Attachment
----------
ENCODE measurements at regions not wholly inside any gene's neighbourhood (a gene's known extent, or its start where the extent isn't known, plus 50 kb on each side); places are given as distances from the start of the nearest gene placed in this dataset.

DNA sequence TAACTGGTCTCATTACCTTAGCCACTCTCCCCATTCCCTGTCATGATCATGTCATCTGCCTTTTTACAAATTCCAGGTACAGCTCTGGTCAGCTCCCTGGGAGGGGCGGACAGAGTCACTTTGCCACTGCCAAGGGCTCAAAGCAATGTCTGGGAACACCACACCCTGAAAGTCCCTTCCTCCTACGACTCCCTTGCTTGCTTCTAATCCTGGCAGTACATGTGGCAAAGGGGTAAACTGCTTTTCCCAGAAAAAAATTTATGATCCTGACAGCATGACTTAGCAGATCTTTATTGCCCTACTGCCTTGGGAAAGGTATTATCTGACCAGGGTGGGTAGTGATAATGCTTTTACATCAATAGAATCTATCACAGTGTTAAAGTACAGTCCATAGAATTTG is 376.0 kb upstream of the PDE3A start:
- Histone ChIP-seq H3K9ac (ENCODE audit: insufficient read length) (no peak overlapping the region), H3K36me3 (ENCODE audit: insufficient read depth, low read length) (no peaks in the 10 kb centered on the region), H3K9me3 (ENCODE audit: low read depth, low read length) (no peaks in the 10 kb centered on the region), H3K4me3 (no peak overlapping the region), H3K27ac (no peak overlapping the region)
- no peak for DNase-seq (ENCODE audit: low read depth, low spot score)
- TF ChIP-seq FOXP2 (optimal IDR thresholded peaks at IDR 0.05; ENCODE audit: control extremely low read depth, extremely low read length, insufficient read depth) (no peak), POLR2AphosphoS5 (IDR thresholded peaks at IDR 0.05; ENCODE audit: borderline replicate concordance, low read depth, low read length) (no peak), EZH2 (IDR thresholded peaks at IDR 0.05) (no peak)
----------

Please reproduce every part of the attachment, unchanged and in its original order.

ENCODE measurements at regions not wholly inside any gene's neighbourhood (a gene's known extent, or its start where the extent isn't known, plus 50 kb on each side); places are given as distances from the start of the nearest gene placed in this dataset.

DNA sequence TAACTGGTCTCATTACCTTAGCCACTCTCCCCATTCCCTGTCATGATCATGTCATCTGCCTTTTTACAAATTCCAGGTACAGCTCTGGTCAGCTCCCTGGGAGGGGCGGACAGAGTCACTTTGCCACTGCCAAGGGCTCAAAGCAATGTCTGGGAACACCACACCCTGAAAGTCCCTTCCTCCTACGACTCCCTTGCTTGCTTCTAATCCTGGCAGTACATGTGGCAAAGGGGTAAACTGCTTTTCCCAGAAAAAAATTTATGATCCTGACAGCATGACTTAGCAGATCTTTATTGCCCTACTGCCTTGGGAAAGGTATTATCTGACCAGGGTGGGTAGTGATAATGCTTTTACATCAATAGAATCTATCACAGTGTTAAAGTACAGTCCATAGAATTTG is 376.0 kb upstream of the PDE3A start:
- Histone ChIP-seq H3K9ac (ENCODE audit: insufficient read length) (no peak overlapping the region), H3K36me3 (ENCODE audit: insufficient read depth, low read length) (no peaks in the 10 kb centered on the region), H3K9me3 (ENCODE audit: low read depth, low read length) (no peaks in the 10 kb centered on the region), H3K4me3 (no peak overlapping the region), H3K27ac (no peak overlapping the region)
- no peak for DNase-seq (ENCODE audit: low read depth, low spot score)
- TF ChIP-seq FOXP2 (optimal IDR thresholded peaks at IDR 0.05; ENCODE audit: control extremely low read depth, extremely low read length, insufficient read depth) (no peak), POLR2AphosphoS5 (IDR thresholded peaks at IDR 0.05; ENCODE audit: borderline replicate concordance, low read depth, low read length) (no peak), EZH2 (IDR thresholded peaks at IDR 0.05) (no peak)